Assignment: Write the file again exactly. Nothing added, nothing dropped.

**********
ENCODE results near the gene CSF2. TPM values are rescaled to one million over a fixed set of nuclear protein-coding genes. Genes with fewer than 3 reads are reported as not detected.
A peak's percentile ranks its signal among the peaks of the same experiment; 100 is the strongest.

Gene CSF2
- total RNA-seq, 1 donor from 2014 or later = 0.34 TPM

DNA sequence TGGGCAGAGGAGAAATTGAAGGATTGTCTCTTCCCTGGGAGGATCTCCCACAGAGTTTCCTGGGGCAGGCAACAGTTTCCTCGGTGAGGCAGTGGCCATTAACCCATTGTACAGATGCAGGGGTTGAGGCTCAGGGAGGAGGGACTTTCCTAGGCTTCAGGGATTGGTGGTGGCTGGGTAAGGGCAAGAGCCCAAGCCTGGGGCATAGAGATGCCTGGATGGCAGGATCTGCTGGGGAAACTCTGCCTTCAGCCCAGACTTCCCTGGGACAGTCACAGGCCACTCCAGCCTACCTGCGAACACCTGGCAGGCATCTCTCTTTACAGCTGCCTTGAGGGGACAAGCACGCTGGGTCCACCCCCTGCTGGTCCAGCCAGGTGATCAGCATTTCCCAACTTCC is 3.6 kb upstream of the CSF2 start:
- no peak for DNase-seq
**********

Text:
ENCODE results near the gene CSF2. TPM values are rescaled to one million over a fixed set of nuclear protein-coding genes. Genes with fewer than 3 reads are reported as not detected.
A peak's percentile ranks its signal among the peaks of the same experiment; 100 is the strongest.

Gene CSF2
- total RNA-seq, 1 donor from 2014 or later = 0.34 TPM

DNA sequence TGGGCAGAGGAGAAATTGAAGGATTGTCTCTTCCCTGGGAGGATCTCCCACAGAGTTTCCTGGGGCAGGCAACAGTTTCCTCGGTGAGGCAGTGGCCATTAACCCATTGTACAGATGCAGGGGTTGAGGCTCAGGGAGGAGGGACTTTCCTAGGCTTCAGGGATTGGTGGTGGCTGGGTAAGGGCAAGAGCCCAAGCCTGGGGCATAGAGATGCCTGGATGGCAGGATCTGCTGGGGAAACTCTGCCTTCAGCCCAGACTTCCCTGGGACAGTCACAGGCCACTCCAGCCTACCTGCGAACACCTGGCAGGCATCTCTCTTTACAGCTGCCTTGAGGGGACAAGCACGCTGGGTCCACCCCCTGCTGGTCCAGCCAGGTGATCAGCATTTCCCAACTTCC is 3.6 kb upstream of the CSF2 start:
- no peak for DNase-seq